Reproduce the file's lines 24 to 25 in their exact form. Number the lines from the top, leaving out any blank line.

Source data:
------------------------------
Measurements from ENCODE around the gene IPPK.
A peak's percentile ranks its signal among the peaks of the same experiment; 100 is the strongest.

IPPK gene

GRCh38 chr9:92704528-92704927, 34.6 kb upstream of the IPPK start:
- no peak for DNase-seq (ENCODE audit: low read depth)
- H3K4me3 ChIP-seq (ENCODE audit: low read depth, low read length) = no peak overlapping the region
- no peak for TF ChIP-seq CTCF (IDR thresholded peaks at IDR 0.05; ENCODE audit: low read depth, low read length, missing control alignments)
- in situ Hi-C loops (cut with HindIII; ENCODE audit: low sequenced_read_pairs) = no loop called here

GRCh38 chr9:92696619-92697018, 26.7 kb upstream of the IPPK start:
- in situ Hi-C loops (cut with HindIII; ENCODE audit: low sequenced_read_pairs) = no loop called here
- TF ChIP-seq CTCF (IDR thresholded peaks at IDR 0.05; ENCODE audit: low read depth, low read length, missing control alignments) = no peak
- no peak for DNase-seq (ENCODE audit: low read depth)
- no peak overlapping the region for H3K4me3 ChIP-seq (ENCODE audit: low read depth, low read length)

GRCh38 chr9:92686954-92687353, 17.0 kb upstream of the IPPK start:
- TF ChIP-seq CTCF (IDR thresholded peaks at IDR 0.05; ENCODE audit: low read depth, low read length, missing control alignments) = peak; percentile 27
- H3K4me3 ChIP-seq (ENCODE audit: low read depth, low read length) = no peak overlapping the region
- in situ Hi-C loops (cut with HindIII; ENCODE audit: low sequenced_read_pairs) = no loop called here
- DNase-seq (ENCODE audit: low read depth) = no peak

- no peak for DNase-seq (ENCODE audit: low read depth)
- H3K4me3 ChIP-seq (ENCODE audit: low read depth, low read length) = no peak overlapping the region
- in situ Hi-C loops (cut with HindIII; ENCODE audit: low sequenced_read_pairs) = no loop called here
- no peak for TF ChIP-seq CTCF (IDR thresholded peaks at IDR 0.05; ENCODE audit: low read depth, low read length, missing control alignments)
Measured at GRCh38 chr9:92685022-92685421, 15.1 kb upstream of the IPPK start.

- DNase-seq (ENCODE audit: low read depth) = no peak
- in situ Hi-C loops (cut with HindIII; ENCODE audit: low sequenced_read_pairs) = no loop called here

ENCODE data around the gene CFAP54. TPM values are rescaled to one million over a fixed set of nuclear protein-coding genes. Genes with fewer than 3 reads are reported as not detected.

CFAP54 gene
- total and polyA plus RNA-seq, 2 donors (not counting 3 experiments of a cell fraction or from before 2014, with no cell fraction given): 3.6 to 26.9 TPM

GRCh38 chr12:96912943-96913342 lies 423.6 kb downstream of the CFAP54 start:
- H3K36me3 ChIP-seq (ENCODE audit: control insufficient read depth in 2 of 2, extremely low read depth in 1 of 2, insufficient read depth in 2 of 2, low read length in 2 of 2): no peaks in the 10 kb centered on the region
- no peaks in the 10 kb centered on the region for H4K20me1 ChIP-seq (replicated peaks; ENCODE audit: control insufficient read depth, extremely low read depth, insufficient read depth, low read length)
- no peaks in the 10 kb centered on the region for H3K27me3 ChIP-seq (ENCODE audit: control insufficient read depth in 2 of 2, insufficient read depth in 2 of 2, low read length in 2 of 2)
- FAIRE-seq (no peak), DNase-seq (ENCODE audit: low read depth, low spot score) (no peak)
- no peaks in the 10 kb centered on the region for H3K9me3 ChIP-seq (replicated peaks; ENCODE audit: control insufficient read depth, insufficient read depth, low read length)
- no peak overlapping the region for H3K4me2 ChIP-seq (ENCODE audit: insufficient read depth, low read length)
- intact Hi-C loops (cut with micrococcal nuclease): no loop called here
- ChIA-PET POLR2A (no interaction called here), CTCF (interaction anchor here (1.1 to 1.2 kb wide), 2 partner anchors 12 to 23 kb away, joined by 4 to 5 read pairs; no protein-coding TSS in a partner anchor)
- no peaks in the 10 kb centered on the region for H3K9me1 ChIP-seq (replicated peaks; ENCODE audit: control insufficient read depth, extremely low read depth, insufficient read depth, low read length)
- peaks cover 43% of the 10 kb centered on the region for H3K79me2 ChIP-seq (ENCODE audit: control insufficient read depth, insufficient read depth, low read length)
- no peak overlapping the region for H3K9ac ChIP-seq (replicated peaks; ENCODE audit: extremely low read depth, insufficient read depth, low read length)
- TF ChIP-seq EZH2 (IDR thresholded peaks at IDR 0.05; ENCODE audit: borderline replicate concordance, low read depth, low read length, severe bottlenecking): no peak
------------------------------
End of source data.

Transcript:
- DNase-seq (ENCODE audit: low read depth) = no peak
- in situ Hi-C loops (cut with HindIII; ENCODE audit: low sequenced_read_pairs) = no loop called here